Charter Tour Bus Crash

Charter Tour Bus Crash in Alabama Leaves Driver Dead, Dozens Injured

Charter Tour Bus CrashA charter tour bus crash in Alabama has left the driver dead and dozens of high school students and their adult chaperones injured.

Charter Tour Bus Crash Near Florida-Alabama Border

The charter tour bus crash occurred on the early morning of March 13, 2018. The bus was transporting forty Channelview High School band members and six adults back to Houston, TX, following a spring break trip to Disney World in Orlando, FL.

At approximately 5:30 a.m., the bus reportedly entered a grassy median. The median abruptly ends at a steep embankment when Interstate 10 passes over Cowpen Creek in Baldwin County, AL, less than ten miles west of the Florida-Alabama border. The bus left the roadway and plunged down a fifty-foot ravine, according to the Alabama Law Enforcement Agency.

The bus was owned and operated by First Class Tours. Its driver, Harry Caligone of Houston, died at the scene of the charter tour bus crash.

Another charter bus had also been transporting band students back to Houston at the time of the crash, but it was not involved in the incident and returned home safely that afternoon.

Bus Crushed Upon Impact

Two or three passengers had to be cut out of the vehicle because the bus was crushed upon impact, trapping students and staff inside. It took rescue workers approximately three hours to remove everyone from the charter tour bus crash.

Twenty crash victims were treated at Sacred Heart Hospital in Pensacola, FL. Fifteen of those patients were released that same day to await the arrival of family members, while five others remained hospitalized in serious condition.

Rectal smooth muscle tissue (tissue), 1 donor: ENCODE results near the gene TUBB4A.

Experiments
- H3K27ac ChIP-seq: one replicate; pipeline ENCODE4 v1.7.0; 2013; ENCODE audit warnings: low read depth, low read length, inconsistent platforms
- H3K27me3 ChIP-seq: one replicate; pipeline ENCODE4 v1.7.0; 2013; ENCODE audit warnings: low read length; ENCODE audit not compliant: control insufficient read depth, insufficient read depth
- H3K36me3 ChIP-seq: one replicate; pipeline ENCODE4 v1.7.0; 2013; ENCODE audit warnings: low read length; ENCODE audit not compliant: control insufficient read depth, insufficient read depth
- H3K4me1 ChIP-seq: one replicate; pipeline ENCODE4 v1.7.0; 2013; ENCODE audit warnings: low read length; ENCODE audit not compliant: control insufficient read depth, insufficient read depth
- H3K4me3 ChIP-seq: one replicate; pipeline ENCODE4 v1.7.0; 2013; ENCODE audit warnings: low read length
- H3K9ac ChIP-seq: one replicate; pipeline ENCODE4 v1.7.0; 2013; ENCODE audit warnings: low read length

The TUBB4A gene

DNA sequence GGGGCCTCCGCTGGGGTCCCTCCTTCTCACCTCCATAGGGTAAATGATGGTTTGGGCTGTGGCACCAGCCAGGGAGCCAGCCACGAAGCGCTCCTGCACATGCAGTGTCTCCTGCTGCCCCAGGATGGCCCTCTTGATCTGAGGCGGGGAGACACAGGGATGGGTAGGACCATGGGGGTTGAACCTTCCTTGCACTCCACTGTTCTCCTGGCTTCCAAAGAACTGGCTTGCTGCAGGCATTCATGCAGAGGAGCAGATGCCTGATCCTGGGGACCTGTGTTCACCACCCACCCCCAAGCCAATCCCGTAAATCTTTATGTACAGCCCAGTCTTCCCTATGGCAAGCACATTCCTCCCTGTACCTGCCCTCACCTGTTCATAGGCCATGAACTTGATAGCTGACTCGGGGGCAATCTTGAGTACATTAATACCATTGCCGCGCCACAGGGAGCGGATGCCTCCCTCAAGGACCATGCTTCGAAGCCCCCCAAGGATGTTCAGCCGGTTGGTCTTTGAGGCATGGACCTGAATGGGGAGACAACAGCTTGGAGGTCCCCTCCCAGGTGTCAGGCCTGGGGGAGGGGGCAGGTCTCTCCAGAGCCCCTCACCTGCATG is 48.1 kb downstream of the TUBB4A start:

Sixteen other teens were treated at various Infirmary Health locations in southern Alabama. As of 5:30 p.m. on the date of the crash, an estimated dozen total patients remained hospitalized.

Cause of Crash Unknown

The bus reportedly landed on its side, far below the pavement. Interstate 10 was closed in both directions to allow for the transport of injured passengers to area hospitals. Interstate 10 did not fully reopen for about ten hours following the incident, as crews worked to remove the wreckage from the ravine.

Federal Motor Carrier Safety Administration records show that First Class Tours has been involved in four other crashes in the past two years, one involving a death and three others without injuries. Mr. Caligone, who was reportedly a long-time driver with the company, was not involved in any of those crashes.

The National Transportation Safety Board is sending six employees to investigate the crash, according to officials, though the circumstances leading up to the incident remain uncertain.

“We don’t know what caused the bus to leave the roadway,” said Lt. Joe Piggott of the Alabama Highway Patrol.